4 Tbs. butter
1 onion, thinly sliced
3 cloves of garlic, minced
4 cups baby spinach
¼ cup feta cheese, crumbled
grated Parmesan cheese
lemon wedges

Melt the butter in a large skillet. Add the onion. Turn heat to low and cover. Cook about 30 minutes or until onion is caramelized.

When the onion is brown and caramelized, add the garlic and saute 1 minute. Add the spinach, stirring until the leaves are wilted. Season to taste with salt and pepper. Add ¼ tsp. nutmeg if you want to be really Greek.

Scoop half the noodles onto each plate, top each with half the spinach mixture, half the feta, and some grated Parmesan. Serve with a lemon wedge.

Summer Baked Pasta

I used to have a pretty good meal-planning routine. I would spend all weekend reading food blogs and magazines, bookmarking and dogearing pages. I’d pick about three dishes to make for the week and, on Sunday morning, I’d make my grocery list and go to the store before everyone got out of church. Then I started getting a little too social on Saturday nights and Sunday mornings turned into afternoons and grocery lists turned into restaurant menus.

Without any food in the house, the meal-planning turns from weekly to daily. So one evening after work, I was frantically surfing the internet looking for something that looked edible and easy. I came across this baked pasta on The Pioneer Woman and decided that would do the trick.

It did. With twice as much vegetables as pasta, I felt like I was eating something healthy, but it sure didn’t taste like health food. I made a few adjustments to the recipe that night and next time (and there will be a next time) I’ll make a few more.

I used whole wheat pasta and, due to a lack of selection, I used penne instead of shells. I like the taste of the whole wheat pasta — especially in contrast to all the green vegetables — but some of the pasta on top got a little tough. Next time I’ll make sure all those pieces are tucked under some cheese and veggies.

I had to substitute some vegetables because my store was sold out of asparagus and I forgot to buy peas. I used spinach instead of asparagus and increased the weight of all the vegetables to make up for the peas. I think that worked out just fine.

I think that the cheese mixture could be more flavorful and the assembly could be a little easier. This recipe is definitely worth perfecting, so I’ll let you know how it goes next time I make it.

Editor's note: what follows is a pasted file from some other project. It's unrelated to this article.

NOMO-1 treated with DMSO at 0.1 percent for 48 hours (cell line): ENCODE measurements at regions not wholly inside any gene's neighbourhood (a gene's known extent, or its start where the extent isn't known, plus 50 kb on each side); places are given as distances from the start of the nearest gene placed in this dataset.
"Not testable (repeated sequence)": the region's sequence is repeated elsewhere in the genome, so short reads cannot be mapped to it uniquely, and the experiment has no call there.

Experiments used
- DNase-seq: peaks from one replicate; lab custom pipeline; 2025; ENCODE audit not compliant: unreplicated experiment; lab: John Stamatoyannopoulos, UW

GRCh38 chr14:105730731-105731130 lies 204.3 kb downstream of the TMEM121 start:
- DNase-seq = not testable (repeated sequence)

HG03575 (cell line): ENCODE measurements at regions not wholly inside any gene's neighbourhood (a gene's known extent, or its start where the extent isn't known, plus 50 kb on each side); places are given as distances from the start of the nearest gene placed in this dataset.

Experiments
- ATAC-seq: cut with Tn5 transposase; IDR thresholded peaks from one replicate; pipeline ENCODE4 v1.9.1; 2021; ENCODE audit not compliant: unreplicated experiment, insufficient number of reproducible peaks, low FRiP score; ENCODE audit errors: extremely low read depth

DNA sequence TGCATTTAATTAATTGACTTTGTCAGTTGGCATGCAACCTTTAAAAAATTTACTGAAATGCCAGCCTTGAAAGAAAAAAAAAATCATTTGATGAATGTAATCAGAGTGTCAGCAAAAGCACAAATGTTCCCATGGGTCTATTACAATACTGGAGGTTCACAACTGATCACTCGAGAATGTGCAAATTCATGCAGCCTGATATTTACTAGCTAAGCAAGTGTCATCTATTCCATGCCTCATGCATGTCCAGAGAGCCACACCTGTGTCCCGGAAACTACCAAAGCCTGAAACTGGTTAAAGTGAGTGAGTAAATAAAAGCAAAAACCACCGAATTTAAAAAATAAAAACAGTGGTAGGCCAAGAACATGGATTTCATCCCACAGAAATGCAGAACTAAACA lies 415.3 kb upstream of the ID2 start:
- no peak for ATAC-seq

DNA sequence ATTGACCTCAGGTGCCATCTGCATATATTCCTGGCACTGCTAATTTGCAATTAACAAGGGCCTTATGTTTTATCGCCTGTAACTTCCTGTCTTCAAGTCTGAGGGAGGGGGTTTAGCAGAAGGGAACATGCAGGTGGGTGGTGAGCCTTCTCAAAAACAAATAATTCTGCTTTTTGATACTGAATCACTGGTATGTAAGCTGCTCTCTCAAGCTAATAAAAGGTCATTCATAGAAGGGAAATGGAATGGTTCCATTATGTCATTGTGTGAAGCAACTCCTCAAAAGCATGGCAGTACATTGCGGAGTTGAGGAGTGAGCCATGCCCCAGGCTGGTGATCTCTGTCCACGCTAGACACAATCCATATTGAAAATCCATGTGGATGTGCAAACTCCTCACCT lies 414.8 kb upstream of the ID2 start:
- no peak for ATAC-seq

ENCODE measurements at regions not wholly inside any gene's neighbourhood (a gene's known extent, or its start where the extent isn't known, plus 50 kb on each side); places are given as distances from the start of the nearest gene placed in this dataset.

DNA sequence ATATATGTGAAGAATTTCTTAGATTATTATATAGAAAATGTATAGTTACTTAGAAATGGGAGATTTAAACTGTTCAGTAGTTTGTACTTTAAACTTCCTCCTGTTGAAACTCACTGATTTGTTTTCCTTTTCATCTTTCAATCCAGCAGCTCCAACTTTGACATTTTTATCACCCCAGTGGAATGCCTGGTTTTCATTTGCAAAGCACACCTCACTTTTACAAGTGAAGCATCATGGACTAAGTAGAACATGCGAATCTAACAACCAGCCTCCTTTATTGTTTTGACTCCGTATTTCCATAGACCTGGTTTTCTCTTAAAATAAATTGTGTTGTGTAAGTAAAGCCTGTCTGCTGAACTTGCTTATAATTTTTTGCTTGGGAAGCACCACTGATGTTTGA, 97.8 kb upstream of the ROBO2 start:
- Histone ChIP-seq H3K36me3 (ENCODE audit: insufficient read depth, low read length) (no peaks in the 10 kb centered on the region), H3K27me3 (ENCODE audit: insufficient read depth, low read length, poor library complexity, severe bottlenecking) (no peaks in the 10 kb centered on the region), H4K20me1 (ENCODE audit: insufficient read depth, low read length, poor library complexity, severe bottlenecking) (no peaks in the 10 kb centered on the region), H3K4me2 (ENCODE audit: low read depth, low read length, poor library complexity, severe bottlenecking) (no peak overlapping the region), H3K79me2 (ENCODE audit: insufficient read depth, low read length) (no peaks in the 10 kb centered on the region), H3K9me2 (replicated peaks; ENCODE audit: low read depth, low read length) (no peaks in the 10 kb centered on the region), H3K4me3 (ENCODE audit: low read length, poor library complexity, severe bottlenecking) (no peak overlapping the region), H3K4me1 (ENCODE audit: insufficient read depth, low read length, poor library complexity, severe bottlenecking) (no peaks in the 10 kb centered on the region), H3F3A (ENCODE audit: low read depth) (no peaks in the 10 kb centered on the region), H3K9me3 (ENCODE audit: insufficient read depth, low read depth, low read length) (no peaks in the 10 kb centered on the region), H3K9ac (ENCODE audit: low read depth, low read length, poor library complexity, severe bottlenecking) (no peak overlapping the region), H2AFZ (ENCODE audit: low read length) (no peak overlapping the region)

Gemelli with Cheese and Quick Arrabbiata Sauce

When I have four cooking magazines on my desk with at least twenty dogeared pages, it seems silly to open the recipe box and make a dish for a second or third time. The dishes I make on a regular basis lend themselves to improvisation: pizza, stir fry, soup. This Arrabbiata Sauce is one exception to the rule. The reason I make it over and over is because it tastes good, I have most of the ingredients in my cabinet, and, as the name suggests, it’s quick. Oh yeah, and it tastes one hundred percent better than the stuff in a jar (even the top shelf stuff).

The first time I made this recipe, I lived in a studio apartment behind the L tracks in Chicago. Glenn was making the long, wintry trek from school to my apartment and I was determined to have a hot meal waiting for him when he arrived. I didn’t realize that it would take me half the time to make this pasta as it would for him to travel from Ukrainian Village to Edgewater. I also didn’t realize that you could cover and simmer pasta sauce almost indefinitely. So we didn’t sit down to the hot meal that I planned, but it was tasty enough to try again. And again. And again.

I was a little worried that the dish would have lost its charm after so many years and so many fancier recipes. Not at all. And, as you can see, this dish was served piping hot. It fogged up my lens so much that I couldn’t resist taking a picture of the ghost waiting for his dinner.

Sweet Potato Ravioli

It’s good to have a long Saturday project. One that takes a lot of time and has a lot of different tasks and has a lot of breaks. A project to schedule your naps around. A project that will take much longer to prepare than it will to enjoy. Because, really, that’s the fun part.

These ravioli were one big, huge Saturday project. So many fun aspects: peeling, mashing, kneading, rolling. My favorite part? Cracking the eggs into a well (right on the counter! no bowl!). It took Glenn and I about four hours to prepare and about fifteen minutes to eat. In the end, the taste was a little disappointing (an odd combination of too rich and too bland — it think we didn’t use enough contrasting flavors), but it was nice to sit down to a meal prepared entirely from scratch.